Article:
AJRS Volume 26 Issue 2
AIRPORT SOCIAL RESPONSIBILITY AND REGIONAL COMMUNITY RELATIONS: NOISY ELEPHANT IN THE SKY?
Although the aviation industry is an integral component of regional economic development, aircraft noise complaints have become an increasingly contentious issue. This raises the significant question of how airports can better position themselves as socially responsible drivers of regional economic development. This study examines airport-regional community relations in one of the fastest growing airports in Australia—the Gold Coast Airport. The contributions of this paper are two-fold. First, it demonstrates the analysis of social barometers such as media reports and community attributes that can generate useful insights for airport management. Second, it highlights the need for proactive airport social responsibility measures to address the issue of aircraft-noise in a regional setting.
Subas Prasad Dhakal, Muhammad Nateque Mahmood, Kerry Brown and Robyn Keast
Page Number - 107
REGIONAL MIGRATION IN AUSTRALIA: LABOUR MARKET RESPONSE OR PURSUIT OF AMENITY?
The persistence of differential labour market outcomes has led to the recognition that labour mobility may be influenced by both labour market variables and non-pecuniary factors such as amenity and quality of life. Using regional-level panel data and a fixed-effects estimation procedure, we examine the relationship between labour mobility decisions and unemployment levels, amenity, as well as variables related to previous migration experience, location, the mining boom and the presence of a program designed to encourage labour mobility to regional areas. We find that labour market factors influence mobility decisions, but that these are moderated by amenity, and that mobility is also influenced by anthropocentric amenity. The findings with respect to anthropocentric amenity as well as the program designed to encourage regional relocation provide evidence of the potential effectiveness of government policies designed to overcome labour market impediments.
Paul Forbes, John Hicks, Mark Morrison and Kishor Sharma
Page Number - 164
FAILING TO PREPARE IS PREPARING TO FAIL: HOW INDUSTRIAL POLICY CAN PREPARE REGIONAL QUEENSLAND FOR A GLOBAL ENERGY TRANSITION
The economy of Queensland, Australia is dependent on coal exports for economic growth, the buoyancy of the state budget and employment in regional areas with limited alternative economic opportunities. Queensland policy-makers need to address the risks associated with dependence on a commodity which has an uncertain future. This article considers the history of Australia’s vulnerability to global transitions, current trends associated with a global energy transition, and suggests a strategy to mitigate against the multiple risks associated with a reliance on the export of coal by Regional Queensland.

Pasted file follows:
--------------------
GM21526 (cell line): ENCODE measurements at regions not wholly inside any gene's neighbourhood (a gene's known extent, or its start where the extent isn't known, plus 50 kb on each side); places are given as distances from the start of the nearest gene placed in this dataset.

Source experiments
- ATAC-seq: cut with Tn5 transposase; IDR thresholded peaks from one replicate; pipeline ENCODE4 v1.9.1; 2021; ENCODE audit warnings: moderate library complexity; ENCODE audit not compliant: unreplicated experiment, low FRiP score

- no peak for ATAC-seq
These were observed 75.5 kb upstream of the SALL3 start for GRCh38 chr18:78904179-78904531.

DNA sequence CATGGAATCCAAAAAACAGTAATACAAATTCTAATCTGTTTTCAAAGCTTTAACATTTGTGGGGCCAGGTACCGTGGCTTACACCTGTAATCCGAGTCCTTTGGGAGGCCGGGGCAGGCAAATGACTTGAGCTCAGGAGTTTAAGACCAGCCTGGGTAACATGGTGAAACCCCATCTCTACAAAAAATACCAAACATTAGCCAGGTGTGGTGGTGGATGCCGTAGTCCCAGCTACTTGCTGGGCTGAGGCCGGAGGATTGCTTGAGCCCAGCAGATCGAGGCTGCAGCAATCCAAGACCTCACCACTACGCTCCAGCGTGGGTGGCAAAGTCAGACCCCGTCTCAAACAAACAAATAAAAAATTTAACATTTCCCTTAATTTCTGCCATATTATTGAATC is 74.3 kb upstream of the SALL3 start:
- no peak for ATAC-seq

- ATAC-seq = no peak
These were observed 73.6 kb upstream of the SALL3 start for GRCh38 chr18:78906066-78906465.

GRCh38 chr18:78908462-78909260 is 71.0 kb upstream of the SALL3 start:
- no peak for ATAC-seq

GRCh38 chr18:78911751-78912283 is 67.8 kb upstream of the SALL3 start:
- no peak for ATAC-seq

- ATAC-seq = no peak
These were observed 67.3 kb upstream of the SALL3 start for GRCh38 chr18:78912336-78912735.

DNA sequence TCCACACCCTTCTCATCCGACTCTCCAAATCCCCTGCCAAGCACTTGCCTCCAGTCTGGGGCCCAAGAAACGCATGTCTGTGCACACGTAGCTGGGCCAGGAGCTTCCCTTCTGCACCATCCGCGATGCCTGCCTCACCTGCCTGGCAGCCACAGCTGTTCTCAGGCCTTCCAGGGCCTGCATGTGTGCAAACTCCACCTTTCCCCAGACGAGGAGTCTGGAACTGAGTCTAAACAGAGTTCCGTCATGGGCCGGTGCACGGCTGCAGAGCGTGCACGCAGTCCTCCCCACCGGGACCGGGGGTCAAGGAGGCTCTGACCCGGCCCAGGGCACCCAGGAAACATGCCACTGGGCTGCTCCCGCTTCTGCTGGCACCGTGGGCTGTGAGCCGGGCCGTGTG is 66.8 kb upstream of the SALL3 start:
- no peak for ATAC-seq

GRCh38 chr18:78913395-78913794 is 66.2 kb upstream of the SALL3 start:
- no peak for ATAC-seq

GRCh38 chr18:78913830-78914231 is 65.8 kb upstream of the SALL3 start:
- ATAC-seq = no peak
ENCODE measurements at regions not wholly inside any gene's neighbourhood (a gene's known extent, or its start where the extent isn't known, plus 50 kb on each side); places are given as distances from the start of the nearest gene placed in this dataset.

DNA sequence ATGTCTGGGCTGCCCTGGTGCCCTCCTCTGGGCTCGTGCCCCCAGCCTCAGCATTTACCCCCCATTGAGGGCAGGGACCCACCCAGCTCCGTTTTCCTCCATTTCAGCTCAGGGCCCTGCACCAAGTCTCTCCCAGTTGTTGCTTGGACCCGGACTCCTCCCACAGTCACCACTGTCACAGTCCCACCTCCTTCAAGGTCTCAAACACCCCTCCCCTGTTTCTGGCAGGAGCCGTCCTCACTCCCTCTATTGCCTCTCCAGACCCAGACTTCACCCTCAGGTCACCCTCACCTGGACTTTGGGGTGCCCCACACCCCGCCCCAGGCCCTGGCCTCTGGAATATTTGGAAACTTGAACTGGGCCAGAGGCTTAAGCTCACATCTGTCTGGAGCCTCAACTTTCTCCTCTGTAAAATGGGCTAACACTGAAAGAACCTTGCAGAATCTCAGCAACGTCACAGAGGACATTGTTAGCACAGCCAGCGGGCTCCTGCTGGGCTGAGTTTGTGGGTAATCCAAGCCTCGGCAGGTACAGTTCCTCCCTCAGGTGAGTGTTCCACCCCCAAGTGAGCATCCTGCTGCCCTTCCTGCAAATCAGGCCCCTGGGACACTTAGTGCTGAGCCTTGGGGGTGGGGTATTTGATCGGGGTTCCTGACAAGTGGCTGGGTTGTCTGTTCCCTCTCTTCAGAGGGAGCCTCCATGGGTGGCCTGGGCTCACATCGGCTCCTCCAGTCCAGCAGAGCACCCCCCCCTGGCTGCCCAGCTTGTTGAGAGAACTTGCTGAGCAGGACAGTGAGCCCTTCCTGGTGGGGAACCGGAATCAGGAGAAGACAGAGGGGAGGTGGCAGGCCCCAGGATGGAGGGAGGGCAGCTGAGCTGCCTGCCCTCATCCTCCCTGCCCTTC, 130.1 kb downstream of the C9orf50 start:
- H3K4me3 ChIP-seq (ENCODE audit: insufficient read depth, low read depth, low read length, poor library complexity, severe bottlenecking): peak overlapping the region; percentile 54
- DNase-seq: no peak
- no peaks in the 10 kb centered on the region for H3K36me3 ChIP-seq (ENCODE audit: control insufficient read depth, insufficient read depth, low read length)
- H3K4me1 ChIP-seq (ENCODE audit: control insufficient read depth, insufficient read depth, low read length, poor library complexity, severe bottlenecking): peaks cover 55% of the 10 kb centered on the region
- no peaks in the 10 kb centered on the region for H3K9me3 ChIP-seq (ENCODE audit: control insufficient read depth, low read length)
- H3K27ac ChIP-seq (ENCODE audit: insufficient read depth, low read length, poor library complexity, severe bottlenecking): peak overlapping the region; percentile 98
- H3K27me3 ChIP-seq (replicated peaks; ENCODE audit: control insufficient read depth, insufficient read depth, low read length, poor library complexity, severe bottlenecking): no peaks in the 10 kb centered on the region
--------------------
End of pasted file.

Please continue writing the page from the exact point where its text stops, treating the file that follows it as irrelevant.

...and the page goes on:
Lynette Molyneaux and John Foster
Page Number - 132
THE RESPONSE OF THE AUSTRALIAN STATES TO A NATIONAL ECONOMIC SHOCK: A STATISTICAL ANALYSIS OF REGIONAL ECONOMIC RESILIENCE
It is well known from the literature on regional business cycles in Australia that there are significant differences between the time-paths of economic activity of the Australian states. These differences must result from either differences in the response of the state economies to a common national shock and/or their response to state-specific shocks. The way in which a regional economy reacts to a national shock is closely related to the notion of regional economic resilience, a concept that has gained considerable popularity in the regional economics literature of the past decade or so. It has become common in that literature to distinguish between engineering resilience (the ability of a regional economy to return to the original equilibrium following a negative shock) and ecological resilience (the convergence of regional economies to new equilibria). The economic resilience of the Australian states is the focus of the research reported in this paper.
We analyse resilience within a vector-autoregressive (VAR)/vector-error-correction (VEC) model using monthly employment data for the states and the nation as a whole from the 2nd quarter 1978 to 1st quarter 2019. We find that employment growth rates are stationary so that, in terms of growth rates, the state economies are resilient in the engineering sense, although they may revert to equilibrium at different rates. The (log) levels of employment, however, are non-stationary but cointegrated, suggesting ecological resilience in employment levels since cointegration implies that the cointegrated variables return to (likely new) equilibria following a shock. We use a VEC model to identify a national shock, generate responses of the state employment levels to this shock and compare the resulting time-paths (the impulse response functions) to assess relative resilience. We find that Western Australia is the least sensitive of the states to a national shock and so the most resilient, while the economies of Tasmania and Victoria are the most sensitive to an adverse national shock and so the least resilient. The responses of the other states are all quite close to the national average response, indicating little difference in the resilience of New South Wales, Queensland and South Australia.
Page Number - 186